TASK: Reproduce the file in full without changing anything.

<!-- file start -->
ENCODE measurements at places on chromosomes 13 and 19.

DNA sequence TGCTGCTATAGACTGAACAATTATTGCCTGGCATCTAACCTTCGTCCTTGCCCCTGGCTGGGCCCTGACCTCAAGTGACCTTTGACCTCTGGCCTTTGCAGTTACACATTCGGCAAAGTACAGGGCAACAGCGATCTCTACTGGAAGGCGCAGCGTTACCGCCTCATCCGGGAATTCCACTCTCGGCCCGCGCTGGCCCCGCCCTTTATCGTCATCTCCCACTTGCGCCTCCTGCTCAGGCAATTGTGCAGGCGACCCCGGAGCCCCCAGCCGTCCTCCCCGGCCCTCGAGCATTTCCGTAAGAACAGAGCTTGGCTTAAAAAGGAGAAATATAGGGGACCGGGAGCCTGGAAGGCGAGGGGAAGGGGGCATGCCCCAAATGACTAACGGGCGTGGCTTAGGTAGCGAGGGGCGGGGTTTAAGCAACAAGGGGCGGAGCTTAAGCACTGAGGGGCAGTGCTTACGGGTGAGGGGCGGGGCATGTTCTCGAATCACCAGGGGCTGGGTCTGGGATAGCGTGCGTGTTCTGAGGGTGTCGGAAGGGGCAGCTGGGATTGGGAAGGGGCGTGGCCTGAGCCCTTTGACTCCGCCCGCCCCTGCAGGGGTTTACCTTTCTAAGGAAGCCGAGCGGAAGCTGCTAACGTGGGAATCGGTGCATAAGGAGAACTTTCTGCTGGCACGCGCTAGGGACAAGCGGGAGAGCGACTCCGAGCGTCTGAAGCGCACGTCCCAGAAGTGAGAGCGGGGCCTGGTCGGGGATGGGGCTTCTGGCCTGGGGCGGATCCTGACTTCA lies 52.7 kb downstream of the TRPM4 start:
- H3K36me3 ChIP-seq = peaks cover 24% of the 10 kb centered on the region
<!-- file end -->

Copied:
ENCODE measurements at places on chromosomes 13 and 19.

DNA sequence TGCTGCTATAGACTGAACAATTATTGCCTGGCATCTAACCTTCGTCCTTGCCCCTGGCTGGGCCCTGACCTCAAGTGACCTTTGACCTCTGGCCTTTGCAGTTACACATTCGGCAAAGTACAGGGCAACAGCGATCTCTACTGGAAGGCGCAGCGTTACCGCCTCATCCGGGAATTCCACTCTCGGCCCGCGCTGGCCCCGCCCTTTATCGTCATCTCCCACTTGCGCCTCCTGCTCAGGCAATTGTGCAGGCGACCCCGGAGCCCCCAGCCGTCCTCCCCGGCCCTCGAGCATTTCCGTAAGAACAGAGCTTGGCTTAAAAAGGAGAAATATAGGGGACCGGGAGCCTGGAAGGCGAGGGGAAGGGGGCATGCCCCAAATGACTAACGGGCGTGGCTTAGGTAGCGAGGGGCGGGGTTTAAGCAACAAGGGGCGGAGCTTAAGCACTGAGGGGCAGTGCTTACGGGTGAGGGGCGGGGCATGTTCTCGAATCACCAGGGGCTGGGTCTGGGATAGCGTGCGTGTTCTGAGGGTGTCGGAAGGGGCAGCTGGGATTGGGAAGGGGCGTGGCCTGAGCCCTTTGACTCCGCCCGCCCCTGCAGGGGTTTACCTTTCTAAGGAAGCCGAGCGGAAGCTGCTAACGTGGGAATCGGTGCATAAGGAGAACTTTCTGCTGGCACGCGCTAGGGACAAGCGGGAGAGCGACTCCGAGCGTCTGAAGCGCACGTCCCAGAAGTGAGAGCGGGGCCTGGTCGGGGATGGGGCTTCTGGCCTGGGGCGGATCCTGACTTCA lies 52.7 kb downstream of the TRPM4 start:
- H3K36me3 ChIP-seq = peaks cover 24% of the 10 kb centered on the region